Digital illiteracy a hurdle for Arab women
LONDON - While there is widespread optimism that the internet and other technologies will contribute to a better, more sustainable future, millions of women are deprived of these means to progress.
Wadhah al-Taha, an Iraqi financial analyst in the United Arab Emirates and a member of the European Institute for Corporate Governance, said: “One of the most important things to pursue seriously is to ensure that everyone has access to the internet. This, in my opinion, is the most effective first step in developing a ‘knowledge’ environment that can be improved and in building a knowledge society.”
Taha said statistics indicated that the internet is used by 4.39 billion people, up 9% since January 2018. Also, 3.25 billion people can access social media through mobile technology.
Taha stressed the importance of empowering women with digital knowledge that could contribute to their education so they could better educate and raise their children. He said private sector companies, such as banks and telecommunications companies, should help train women in digital knowledge and uses because the institutions would benefit from that empowerment.
Many Arab countries have not made the most of the information and communications technology sector despite opportunities in the development of the technologies.
Most people in Arab countries live in rural, economically challenged areas where access to electricity and communication infrastructure is a major challenge. Without the basic infrastructure, local communities, and especially women, cannot take advantage of new technologies in any aspect of their lives, depriving them of opportunities for development and progress.
A 2018 study by the Federation of GSM Operators and Manufacturers, grouping more than 800 mobile phone operators, indicated that the number of women owning a mobile phone is less than that of men by 184 million. Furthermore, 1.2 billion women do not use the internet. In the Middle East and North Africa, the gap between male and female internet users on mobile phones is 21% in favour of males, compared to a gap of 4% in Europe and Central Asia.
Iyad Barakat, a Palestinian-American technology analyst, said that, despite global initiatives to promote the role of women in scientific research, innovation, development and exchange of experiences, most of the science and technology fields are out of reach for women.
“Historically, technology and science have been the domains of men and this trend was very clear whether in university halls or in jobs,” Barakat said. “Even today, we’re still far from gender equity in the technology consumer environments in most societies. Men and women don’t have equal access to communication and artificial intelligence technologies.”
He added that “the proportion of women working in the field is still very low, no more than 20% perhaps, even though digital tools and technologies have become a key component in all areas of work and life.”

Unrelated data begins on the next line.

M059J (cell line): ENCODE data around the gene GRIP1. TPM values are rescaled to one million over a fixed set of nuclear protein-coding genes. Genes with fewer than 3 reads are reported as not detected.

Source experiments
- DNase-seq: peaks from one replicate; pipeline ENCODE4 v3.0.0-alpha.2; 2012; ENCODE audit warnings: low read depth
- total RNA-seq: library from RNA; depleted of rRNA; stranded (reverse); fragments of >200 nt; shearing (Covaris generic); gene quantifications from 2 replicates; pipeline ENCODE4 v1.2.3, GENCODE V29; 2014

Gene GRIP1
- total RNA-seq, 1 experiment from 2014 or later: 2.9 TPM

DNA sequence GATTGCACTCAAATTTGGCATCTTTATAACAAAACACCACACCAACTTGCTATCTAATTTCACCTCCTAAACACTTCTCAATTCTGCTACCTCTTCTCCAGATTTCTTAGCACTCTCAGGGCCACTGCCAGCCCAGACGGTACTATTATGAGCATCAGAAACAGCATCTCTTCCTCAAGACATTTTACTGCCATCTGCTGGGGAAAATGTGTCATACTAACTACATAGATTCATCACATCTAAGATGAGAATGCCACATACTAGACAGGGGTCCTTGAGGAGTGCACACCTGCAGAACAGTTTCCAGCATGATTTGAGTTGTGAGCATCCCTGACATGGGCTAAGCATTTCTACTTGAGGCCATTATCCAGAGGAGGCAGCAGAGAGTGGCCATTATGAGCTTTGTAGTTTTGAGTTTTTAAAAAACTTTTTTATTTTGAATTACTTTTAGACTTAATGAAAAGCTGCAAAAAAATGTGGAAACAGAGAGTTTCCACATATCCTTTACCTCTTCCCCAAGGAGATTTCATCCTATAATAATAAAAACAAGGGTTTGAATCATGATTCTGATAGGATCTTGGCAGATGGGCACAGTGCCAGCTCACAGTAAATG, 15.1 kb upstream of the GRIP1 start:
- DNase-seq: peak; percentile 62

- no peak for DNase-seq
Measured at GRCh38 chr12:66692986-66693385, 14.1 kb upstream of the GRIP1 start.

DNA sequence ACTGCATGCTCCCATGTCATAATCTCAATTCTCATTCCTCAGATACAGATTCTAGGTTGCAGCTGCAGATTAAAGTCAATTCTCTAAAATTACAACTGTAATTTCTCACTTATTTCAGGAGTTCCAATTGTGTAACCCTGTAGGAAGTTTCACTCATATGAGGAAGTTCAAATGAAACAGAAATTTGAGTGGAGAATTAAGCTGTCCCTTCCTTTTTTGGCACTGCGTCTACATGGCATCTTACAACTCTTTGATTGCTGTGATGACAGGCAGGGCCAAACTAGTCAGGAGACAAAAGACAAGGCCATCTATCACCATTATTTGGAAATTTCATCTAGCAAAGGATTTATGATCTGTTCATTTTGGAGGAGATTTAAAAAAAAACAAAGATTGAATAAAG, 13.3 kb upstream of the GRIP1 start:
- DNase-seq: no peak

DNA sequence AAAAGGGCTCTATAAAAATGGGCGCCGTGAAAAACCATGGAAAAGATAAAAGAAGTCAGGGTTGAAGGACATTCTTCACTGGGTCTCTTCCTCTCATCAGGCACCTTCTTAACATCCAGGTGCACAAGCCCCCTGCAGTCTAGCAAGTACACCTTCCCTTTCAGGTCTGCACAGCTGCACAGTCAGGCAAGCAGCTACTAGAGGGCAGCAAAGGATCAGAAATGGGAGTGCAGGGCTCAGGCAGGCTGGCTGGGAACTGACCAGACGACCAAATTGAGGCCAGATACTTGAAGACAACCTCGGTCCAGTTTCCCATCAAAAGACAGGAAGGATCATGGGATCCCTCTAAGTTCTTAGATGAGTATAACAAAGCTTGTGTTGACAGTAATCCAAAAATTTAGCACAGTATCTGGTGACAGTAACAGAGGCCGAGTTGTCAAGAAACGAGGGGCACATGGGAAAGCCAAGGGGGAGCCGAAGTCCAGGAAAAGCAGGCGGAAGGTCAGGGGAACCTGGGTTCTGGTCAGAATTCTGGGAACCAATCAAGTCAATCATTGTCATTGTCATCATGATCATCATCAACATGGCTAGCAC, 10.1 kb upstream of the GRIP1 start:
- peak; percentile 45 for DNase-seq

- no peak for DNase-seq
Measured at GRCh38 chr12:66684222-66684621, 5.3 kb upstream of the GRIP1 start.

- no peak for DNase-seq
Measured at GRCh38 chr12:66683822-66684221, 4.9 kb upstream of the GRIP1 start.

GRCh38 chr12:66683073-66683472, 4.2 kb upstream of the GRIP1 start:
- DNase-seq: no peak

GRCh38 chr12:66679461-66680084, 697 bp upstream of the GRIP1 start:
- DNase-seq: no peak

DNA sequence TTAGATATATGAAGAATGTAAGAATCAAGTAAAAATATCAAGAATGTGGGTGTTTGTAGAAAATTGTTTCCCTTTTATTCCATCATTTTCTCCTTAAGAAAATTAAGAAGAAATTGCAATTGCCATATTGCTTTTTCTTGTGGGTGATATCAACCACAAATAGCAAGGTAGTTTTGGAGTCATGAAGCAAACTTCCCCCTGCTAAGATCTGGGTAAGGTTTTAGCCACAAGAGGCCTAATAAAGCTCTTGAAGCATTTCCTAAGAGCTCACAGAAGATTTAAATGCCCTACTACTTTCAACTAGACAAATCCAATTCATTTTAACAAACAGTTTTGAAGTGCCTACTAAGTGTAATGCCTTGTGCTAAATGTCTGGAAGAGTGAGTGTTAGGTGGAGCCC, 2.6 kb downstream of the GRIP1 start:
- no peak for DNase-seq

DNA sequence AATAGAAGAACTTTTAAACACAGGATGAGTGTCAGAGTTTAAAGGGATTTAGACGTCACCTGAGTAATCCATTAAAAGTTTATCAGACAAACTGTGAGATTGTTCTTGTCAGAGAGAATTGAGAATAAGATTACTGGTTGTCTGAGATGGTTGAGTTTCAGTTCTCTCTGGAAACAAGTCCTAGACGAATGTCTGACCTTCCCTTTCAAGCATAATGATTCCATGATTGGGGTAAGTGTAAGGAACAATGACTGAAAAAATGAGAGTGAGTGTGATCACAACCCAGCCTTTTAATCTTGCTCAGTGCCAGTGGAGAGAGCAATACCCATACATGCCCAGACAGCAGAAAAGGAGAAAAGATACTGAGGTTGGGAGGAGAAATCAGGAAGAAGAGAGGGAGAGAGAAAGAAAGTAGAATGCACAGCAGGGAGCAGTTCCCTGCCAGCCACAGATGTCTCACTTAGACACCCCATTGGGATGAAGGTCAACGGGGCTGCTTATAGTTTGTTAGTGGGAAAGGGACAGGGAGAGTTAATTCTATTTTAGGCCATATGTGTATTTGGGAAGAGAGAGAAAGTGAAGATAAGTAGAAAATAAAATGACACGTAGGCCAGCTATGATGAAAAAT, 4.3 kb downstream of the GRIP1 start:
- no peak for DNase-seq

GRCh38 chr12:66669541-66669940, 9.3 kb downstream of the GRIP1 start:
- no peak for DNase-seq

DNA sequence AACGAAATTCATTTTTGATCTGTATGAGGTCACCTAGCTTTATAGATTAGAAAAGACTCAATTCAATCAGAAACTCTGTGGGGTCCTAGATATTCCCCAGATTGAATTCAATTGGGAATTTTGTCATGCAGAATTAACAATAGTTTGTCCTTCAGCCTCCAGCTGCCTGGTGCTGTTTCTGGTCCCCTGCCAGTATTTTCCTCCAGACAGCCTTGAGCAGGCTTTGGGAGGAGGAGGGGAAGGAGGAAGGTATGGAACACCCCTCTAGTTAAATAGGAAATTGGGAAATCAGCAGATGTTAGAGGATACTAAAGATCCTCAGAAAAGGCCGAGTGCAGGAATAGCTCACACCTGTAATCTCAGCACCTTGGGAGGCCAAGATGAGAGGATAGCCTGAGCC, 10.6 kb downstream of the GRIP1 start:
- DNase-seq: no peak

The World Wide Web Foundation noted in its latest report that females make up 26% of the workforce in science, technology and innovation fields in developed countries. The gender gap is much larger in developing countries.
Lebanese writer Micheline Habib said investing in the internet is an investment in people. She stressed the importance of providing open access to the internet and digital tools.
Habib said digital illiteracy isolates women from the world, deprives them of job opportunities and of becoming involved in social and practical life. It also prevents them from contributing to economic growth, as well as of being open to the world and their human rights.
The digital revolution is one of the most prominent manifestations of technological development but its effects are not likely to be felt by about 25.9% of women who are generally illiterate, a report by the Arab League Educational, Cultural and Scientific Organisation stated.
Omani researcher Mervat Bint Abdulaziz al-Arimi said digital illiteracy cannot be addressed in isolation of the issues of reading and writing illiteracy, of the sharp decline in literacy programmes in Arab countries and of weak educational policies and low quality of educational content, in addition to the lack of internet service for all segments of society, especially for the poor and middle classes because of high prices, compared to developed countries.
“In the current context in most Arab countries, the internet is more of a luxury than a necessity, because we, in the Arab world, have yet to harness all of its capabilities in our daily lives,” Arimi said. “This is why internet use is limited to certain social categories and limited to specific purposes that rarely go beyond social networking, dissemination of news, advertising and entertainment.
“We don’t see, for example, much interest in adding Arabic content on the web or in developing software in Arabic to suit Arabic culture.”
She added: “We have had in Oman several experiences in combating digital illiteracy among women in particular. Some institutions have come up with training programmes for mothers on how to take advantage of the internet in their lives and use smartphones to follow up on their children’s lessons or get useful information or use e-marketing and electronic portals to raise the level of digital awareness in the sultanate.
“We still have a long way to go before modern technology becomes part of our practical life.”